1018-1022 Gorham Street:
  Focus: Louis G. Stoloff

Business Types
  Grocery
  (Trucking)
  (Textile Mill)
Ethnicities
  French-Canadian
  Irish
  Jewish-Russian
Printable
More data
Address History
Businesses
   Stoloff's Market
   Lowell Trucking Company
   New Knit Mfg Company
People
   Morris Stoloff in business
   Annie (Moskowicz) Stoloff
       in business
   Stoloff's Market
   Louis Stoloff in business
   Louis Stoloff vitals
   Meyer Stoloff in business
   Meyer Stoloff vitals
   Mildred Stoloff in business
   Vitals for all Stoloffs


Morris Stoloff was born about 1876 in Vilna, Russia (now Lithuania) and Annie Moskowitz was a couple years older. They married around 1894, emigrated to England shortly afterwards, and came to the U.S. about 1899. They settled in the Jewish community on Railroad Street and Morris found a job in a junkyard working for a fellow Russian-Jewish immigrant. They had three children, Mildred, Meyer, and Louis. To help make ends meet and send their youngest to college, Annie ran a grocery store out of their home from 1909 to 1917.

Louis attended MIT, studying civil engineering, but his father fell ill with TB (dying in 1925). Louis returned home in 1922 to start a grocery store, probably with the help of his mother, who was familiar with a smaller version of the business. The building at 1018-1022 Gorham Street was three stories, like its neighbors, but a fire in 1934 destroyed the upper two stories. Louis removed them, patched the ceiling, and, showing good marketing sense, notified the newspapers that he was opening a modern, new store at 1022. The following pictures appeared in the newspaper on opening day.

Louis G. Stoloff
Picture of Louis G Stoloff from 1924

Picture of Stoloff's Market in 1924

Stoloff ran the store until 1945 when his other business interests started taking most of his time. His older sister, who had been working there since it opened, ran it for a couple years and then sold it to a World War II veteran. (She moved on to work in retail clothing and department stores, including one started by one of Louis' sons.) In 1957 the store was purchased by a French-Canadian, Ed LeLacheur, who ran it until around 1977 (when he became Lowell's state senator). After that it alternated between a restaurant, a bar, a grocery store again, and a bar again, which it is today.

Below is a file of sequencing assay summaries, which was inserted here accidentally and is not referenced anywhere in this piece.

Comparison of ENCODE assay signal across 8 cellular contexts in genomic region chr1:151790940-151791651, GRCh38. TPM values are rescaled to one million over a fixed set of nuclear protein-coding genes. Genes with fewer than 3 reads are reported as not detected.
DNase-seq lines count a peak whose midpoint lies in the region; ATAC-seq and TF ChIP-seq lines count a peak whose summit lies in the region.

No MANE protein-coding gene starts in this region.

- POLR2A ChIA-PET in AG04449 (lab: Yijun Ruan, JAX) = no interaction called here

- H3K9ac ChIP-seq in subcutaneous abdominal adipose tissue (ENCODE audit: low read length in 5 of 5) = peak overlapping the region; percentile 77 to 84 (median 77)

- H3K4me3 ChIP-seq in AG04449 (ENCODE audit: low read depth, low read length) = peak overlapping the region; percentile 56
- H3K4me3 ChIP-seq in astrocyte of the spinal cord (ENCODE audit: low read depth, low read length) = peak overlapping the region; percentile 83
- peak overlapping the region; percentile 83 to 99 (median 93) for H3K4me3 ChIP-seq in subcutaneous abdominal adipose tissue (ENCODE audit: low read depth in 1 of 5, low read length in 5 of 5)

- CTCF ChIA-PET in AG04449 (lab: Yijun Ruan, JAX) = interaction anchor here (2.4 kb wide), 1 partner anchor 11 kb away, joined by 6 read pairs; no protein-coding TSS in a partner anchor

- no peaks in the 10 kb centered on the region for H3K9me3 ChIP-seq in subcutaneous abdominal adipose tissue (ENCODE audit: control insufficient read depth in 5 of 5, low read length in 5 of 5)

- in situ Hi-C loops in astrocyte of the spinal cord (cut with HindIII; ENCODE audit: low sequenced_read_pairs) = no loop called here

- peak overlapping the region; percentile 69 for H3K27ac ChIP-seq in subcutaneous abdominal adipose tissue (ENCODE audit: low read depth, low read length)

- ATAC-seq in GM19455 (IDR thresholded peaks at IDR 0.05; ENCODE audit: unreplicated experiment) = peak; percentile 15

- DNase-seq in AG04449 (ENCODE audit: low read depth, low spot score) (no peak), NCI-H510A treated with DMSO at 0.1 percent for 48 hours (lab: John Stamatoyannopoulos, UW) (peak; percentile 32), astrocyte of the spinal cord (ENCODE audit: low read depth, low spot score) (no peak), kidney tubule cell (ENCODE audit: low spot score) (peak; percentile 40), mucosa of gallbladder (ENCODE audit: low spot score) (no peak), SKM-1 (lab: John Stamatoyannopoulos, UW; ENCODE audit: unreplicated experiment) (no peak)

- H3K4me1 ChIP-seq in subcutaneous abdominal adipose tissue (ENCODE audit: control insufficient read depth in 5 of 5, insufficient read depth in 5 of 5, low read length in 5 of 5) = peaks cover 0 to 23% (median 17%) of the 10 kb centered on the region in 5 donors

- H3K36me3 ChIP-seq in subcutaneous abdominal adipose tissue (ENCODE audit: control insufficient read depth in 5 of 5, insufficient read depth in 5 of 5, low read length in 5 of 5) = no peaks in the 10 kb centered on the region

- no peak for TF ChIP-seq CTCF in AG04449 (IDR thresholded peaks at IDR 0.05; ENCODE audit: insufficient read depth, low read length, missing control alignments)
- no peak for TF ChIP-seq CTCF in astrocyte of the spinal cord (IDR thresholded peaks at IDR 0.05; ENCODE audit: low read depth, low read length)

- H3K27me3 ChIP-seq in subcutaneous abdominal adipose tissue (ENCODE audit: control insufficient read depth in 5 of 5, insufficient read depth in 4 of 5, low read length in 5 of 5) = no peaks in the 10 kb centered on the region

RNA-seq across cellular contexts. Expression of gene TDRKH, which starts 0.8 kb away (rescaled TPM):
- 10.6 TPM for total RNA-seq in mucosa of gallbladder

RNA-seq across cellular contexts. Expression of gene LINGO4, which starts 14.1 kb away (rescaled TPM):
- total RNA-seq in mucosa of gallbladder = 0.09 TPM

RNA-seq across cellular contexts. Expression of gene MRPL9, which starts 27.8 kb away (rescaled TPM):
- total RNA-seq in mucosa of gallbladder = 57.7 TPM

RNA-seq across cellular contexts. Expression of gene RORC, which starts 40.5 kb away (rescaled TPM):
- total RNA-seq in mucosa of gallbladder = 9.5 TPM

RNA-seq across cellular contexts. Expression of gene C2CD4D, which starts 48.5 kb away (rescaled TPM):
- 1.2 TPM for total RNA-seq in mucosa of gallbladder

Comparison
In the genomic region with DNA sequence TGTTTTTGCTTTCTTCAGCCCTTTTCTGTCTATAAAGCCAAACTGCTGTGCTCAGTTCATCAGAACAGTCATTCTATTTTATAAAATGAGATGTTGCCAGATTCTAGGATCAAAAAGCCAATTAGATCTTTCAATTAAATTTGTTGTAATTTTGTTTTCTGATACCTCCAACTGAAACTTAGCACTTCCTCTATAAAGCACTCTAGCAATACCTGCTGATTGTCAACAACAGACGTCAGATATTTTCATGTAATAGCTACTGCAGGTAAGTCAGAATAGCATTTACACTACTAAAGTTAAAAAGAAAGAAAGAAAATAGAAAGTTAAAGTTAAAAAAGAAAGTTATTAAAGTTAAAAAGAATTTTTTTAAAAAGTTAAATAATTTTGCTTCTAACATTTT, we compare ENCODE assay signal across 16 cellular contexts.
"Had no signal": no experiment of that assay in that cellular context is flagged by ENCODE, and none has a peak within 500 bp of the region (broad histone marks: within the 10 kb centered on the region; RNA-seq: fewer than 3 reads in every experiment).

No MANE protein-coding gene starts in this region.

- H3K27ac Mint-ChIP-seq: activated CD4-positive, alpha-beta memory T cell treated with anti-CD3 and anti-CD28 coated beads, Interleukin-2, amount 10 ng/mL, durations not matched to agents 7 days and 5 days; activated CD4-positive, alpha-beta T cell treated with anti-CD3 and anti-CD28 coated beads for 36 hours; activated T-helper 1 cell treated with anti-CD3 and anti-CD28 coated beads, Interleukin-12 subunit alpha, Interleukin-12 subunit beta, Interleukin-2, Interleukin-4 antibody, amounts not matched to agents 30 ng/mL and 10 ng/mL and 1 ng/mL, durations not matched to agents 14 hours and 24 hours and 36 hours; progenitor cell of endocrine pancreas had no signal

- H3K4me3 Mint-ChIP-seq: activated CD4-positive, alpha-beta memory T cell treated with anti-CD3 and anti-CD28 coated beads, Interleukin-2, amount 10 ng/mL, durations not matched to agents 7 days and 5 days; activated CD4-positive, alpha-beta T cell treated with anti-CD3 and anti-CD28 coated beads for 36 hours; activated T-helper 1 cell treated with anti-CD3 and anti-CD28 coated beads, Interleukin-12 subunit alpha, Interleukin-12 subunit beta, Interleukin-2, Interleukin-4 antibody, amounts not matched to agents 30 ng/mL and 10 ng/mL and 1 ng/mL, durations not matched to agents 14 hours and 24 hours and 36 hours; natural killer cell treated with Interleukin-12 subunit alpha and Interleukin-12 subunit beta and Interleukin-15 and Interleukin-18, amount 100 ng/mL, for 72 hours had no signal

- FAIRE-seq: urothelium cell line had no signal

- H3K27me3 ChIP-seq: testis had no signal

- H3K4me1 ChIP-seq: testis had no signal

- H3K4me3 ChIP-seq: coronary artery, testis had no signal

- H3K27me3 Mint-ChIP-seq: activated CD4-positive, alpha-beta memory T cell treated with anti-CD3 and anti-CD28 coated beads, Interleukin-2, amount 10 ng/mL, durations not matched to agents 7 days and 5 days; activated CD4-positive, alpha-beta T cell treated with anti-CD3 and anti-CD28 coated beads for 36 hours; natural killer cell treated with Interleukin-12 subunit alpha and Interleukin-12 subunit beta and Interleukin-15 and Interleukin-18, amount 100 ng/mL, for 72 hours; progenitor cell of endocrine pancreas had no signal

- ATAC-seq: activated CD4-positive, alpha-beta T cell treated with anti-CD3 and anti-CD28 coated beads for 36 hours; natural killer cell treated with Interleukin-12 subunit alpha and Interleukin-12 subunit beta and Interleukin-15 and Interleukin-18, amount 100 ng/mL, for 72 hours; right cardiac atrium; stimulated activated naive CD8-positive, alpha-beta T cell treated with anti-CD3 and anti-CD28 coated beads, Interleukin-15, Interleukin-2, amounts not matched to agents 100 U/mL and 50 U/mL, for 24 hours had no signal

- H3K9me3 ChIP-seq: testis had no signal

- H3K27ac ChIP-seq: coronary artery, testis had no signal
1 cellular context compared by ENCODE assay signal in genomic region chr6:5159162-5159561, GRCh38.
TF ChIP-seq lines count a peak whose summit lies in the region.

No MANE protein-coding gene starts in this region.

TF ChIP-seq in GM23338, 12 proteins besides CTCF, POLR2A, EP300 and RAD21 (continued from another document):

Just for fun, look at the 1934 prices at Stoloff's Market.


Another Stoloff business: Lowell Trucking Company

Louis Stoloff started the Lowell Trucking Company with his brother Meyer Stoloff, an experienced "truckman,"in 1929 and ran it until about 1957. It was variously located on First Street and Chelmsford Street and moved to 51 Nottingham Street in 1942 (next to the textile mill Louis started -- see below). Meyer was an interesting story by himself. He started in the junk business with his father and started a couple businesses on his own (fruit, junk, trucking with a friend) before settling in to the trucking business with his brother. After the trucking company closed, he switched to the New Knit company. In the meantime, he became a local championship golfer, a bush pilot, and a prize-winning big game hunter in Alaska and the West.

City directory ad for Lowell Trucking Company about 1950 This ad appeared in the Lowell City Directory in 1950.


A third Stoloff business: New Knit Manufacturing Company

In 1935, Louis and some friends took over a knitting mill and renamed it the New Knit Manufacturing Company. This had to be the height of ethnic success in Lowell: entering the business that Yankees began when they started the city! He ran the mill until his retirement about 1970, at which time a son took over. The mill finally closed about 1979, one of the last left in the city.

New Knit had offices and manufacturing facilities in different locations but by 1952 had consolidated at 21 Nottingham Street. These pictures show that mill building in the year 2000. (It is now empty -- immediately below.)

Picture of 21 Nottingham Street

The building still has remnants of the New Knit name on it. It was painted over by a circuit board company but is showing through again.

Picture of the side of 21 Nottingham Street showing New Knit Manufacturing sign, faded